Citation: Monthly Weather Review 125, 7; 10.1175/1520-0493(1997)125<1397:LSIOTC>2.0.CO;2

Fig. 2.
Fig. 2.

Composites of the 200-hPa winds for the 1988 storm cases at (a) −72 h, (b) −48 h, (c) −24 h, and (d) time of tropical cyclogenesis. Maximum wind vector is 40 m s−1.

Citation: Monthly Weather Review 125, 7; 10.1175/1520-0493(1997)125<1397:LSIOTC>2.0.CO;2

Fig. 3.
Fig. 3.

Same as in Figure 2 but for 1989 storm cases.

Citation: Monthly Weather Review 125, 7; 10.1175/1520-0493(1997)125<1397:LSIOTC>2.0.CO;2

Fig. 4.
Fig. 4.

Composites of the 850-hPa winds for the 1988 storm cases at (a) −120 h, (b) −48 h, (c) −24 h, and (d) time of tropical cyclogenesis. Maximum wind vector is 10 m s−1.

Citation: Monthly Weather Review 125, 7; 10.1175/1520-0493(1997)125<1397:LSIOTC>2.0.CO;2

Fig. 5.
Fig. 5.

Same as in Fig. 4 but for 1989 storm cases.

Citation: Monthly Weather Review 125, 7; 10.1175/1520-0493(1997)125<1397:LSIOTC>2.0.CO;2

Fig. 6.
Fig. 6.

Wind anomaly fields for the 1988 850-hPa composites: (a) −48 h, (b) −24 h, and (c) time of genesis. Maximum wind vector is 10 m s−1.

Citation: Monthly Weather Review 125, 7; 10.1175/1520-0493(1997)125<1397:LSIOTC>2.0.CO;2

Fig. 7.
Fig. 7.

Same as in Figure 6 but for 1989 850-hPa composites.

Citation: Monthly Weather Review 125, 7; 10.1175/1520-0493(1997)125<1397:LSIOTC>2.0.CO;2

Fig. 8.
Fig. 8.

The 200–850-hPa vertical shear of the zonal wind at the time of genesis for the 1988 composite.

Citation: Monthly Weather Review 125, 7; 10.1175/1520-0493(1997)125<1397:LSIOTC>2.0.CO;2

Fig. 9.
Fig. 9.

Composite of the 850-hPa wind for the 1989 nongenesis cases of the monsoon trough circulation. The center point is the confluence region of the monsoon trough. Maximum wind vector is 10 m s−1.

Citation: Monthly Weather Review 125, 7; 10.1175/1520-0493(1997)125<1397:LSIOTC>2.0.CO;2

Fig. 10.
Fig. 10.

Same as in Fig. 9 but for the 200-hPa wind. Maximum wind vector is 40 m s−1.

Citation: Monthly Weather Review 125, 7; 10.1175/1520-0493(1997)125<1397:LSIOTC>2.0.CO;2

Fig. 11.
Fig. 11.

Locations relative to the genesis point of axes of upper-level troughs present at the time of tropical cyclogenesis.

Citation: Monthly Weather Review 125, 7; 10.1175/1520-0493(1997)125<1397:LSIOTC>2.0.CO;2

Fig. 12.
Fig. 12.

Locations relative to the confluence region of the monsoon trough of the closest point of upper-level troughs for the nongenesis cases.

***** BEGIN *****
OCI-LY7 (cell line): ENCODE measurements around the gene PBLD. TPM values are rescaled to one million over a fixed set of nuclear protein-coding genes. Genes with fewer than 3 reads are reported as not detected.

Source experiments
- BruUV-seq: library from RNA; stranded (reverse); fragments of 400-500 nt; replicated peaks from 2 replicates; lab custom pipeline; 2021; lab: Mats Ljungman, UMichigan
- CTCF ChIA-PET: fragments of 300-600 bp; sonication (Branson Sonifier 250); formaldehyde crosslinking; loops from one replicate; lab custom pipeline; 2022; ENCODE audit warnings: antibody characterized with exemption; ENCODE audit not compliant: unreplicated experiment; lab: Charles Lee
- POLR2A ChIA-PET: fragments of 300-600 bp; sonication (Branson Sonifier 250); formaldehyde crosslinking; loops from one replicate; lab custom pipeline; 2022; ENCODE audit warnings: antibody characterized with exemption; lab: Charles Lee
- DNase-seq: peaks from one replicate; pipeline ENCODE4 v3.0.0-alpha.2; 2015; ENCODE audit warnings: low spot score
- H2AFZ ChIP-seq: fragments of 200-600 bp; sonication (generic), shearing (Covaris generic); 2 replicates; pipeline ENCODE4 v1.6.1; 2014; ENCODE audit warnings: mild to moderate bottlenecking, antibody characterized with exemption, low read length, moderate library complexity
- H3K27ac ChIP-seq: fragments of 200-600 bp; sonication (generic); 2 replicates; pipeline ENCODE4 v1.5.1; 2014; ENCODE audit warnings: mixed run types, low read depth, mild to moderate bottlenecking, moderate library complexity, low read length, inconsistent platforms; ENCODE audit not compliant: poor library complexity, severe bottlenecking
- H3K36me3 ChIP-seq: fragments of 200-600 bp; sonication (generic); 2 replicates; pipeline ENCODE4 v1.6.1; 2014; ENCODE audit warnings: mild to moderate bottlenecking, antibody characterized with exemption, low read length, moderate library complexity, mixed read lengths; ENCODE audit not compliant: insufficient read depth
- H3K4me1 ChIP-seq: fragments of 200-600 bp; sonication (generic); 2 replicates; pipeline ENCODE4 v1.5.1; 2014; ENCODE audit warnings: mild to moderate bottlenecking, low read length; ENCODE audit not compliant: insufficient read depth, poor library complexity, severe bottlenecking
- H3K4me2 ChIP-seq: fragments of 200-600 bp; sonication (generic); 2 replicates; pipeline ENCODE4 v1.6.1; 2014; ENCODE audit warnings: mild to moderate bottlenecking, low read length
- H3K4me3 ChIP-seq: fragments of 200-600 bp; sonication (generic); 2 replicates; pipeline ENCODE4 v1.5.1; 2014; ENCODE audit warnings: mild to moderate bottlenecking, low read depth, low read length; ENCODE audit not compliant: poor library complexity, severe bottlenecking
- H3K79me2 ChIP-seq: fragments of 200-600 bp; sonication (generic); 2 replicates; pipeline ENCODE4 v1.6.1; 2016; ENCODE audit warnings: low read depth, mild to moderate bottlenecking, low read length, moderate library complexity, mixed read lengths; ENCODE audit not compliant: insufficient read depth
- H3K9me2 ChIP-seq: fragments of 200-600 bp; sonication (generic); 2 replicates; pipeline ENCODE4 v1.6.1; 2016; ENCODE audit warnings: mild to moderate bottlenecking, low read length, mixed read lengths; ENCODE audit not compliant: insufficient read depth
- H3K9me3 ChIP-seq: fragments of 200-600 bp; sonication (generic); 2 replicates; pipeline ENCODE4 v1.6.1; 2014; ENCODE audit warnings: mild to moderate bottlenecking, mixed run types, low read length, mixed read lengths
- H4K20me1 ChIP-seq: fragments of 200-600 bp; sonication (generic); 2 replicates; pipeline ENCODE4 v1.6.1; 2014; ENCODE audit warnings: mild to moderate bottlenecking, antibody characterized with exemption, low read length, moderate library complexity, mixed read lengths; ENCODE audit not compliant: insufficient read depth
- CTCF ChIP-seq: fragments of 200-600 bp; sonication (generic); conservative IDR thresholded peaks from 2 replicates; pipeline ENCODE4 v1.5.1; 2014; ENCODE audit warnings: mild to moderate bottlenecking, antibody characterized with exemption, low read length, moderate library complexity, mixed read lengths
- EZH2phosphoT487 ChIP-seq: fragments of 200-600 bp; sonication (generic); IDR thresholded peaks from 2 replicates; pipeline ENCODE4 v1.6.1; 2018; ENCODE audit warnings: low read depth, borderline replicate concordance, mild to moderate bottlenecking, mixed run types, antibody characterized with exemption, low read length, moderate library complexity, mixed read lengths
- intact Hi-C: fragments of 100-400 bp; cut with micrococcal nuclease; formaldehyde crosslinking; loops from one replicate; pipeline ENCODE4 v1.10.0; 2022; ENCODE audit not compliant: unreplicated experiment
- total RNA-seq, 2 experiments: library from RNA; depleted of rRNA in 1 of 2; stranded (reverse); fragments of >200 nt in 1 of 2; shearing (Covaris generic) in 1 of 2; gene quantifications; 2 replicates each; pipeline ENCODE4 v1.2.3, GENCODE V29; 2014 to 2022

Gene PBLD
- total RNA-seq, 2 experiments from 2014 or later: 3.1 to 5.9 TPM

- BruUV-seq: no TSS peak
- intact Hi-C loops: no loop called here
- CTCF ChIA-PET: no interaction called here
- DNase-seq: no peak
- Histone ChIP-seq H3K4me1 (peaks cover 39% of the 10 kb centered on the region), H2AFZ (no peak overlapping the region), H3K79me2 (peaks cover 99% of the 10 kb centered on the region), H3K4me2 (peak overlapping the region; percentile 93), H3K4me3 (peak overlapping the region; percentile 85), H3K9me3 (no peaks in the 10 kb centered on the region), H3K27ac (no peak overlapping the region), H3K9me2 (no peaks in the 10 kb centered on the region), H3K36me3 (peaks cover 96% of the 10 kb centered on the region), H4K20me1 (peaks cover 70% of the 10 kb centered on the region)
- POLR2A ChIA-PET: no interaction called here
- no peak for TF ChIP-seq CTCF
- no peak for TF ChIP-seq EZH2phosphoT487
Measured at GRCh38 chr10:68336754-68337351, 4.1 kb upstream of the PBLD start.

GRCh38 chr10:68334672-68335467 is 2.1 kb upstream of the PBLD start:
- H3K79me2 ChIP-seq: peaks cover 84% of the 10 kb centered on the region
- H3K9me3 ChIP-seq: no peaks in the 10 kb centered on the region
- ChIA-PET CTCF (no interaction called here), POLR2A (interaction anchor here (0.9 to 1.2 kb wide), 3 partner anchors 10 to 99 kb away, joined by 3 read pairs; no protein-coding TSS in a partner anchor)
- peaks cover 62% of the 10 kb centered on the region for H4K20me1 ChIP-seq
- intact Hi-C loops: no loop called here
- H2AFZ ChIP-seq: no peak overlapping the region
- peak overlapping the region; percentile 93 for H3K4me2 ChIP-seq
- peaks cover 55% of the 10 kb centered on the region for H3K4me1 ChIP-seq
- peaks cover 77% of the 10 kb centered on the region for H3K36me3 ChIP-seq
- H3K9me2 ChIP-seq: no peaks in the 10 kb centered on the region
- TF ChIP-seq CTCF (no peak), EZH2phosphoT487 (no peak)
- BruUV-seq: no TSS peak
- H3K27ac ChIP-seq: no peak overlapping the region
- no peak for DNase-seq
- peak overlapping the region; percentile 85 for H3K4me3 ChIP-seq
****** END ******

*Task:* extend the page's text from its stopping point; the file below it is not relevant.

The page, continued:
Citation: Monthly Weather Review 125, 7; 10.1175/1520-0493(1997)125<1397:LSIOTC>2.0.CO;2

Fig. 13.
Fig. 13.

Locations of preexisting tropical cyclones relative to the positions of new storms at the time of tropical cyclogenesis.

Citation: Monthly Weather Review 125, 7; 10.1175/1520-0493(1997)125<1397:LSIOTC>2.0.CO;2

Fig. 14.
Fig. 14.

Time–longitude Hovmöller diagram of the zonal component of the 850-hPa wind along the genesis latitude for Typhoon Ruby (1988). Times are 1200 UTC.

Citation: Monthly Weather Review 125, 7; 10.1175/1520-0493(1997)125<1397:LSIOTC>2.0.CO;2

Fig. 15.
Fig. 15.

Track of Typhoon Pat relative to the genesis location of Typhoon Ruby. Genesis occurred at 1200 UTC 20 October 1988.

Citation: Monthly Weather Review 125, 7; 10.1175/1520-0493(1997)125<1397:LSIOTC>2.0.CO;2

Fig. 16.
Fig. 16.

Time–longitude Hovmöller diagram of the meridional component of the 850-hPa wind along the genesis latitude for Typhoon Pat (1988). Times are 1200 UTC.

Citation: Monthly Weather Review 125, 7; 10.1175/1520-0493(1997)125<1397:LSIOTC>2.0.CO;2

Fig. 17.
Fig. 17.

Time–latitude Hovmöller diagram of the zonal component of the 850-hPa wind along the genesis longitude for Typhoon Skip (1988). Times are 0000 UTC.

Citation: Monthly Weather Review 125, 7; 10.1175/1520-0493(1997)125<1397:LSIOTC>2.0.CO;2

Table 1.

Occurrence of upper-level troughs in individual cases. The total number of cases refers to the total number of genesis cases used in this study. The number of cases with upper-level troughs includes those cases with upper-level troughs to the northwest or west.

Table 1.
Table 2.

Number of genesis cases associated with preexisting storms, easterly waves, and other surges as observed in the 850-hPa time–longitude and time–latitude cross sections. Because some genesis cases were not associated with any of these features in the cross sections while others were associated with more than one, the sum of the number of cases associated with the various features does not add up to the total number of cases.

Table 2.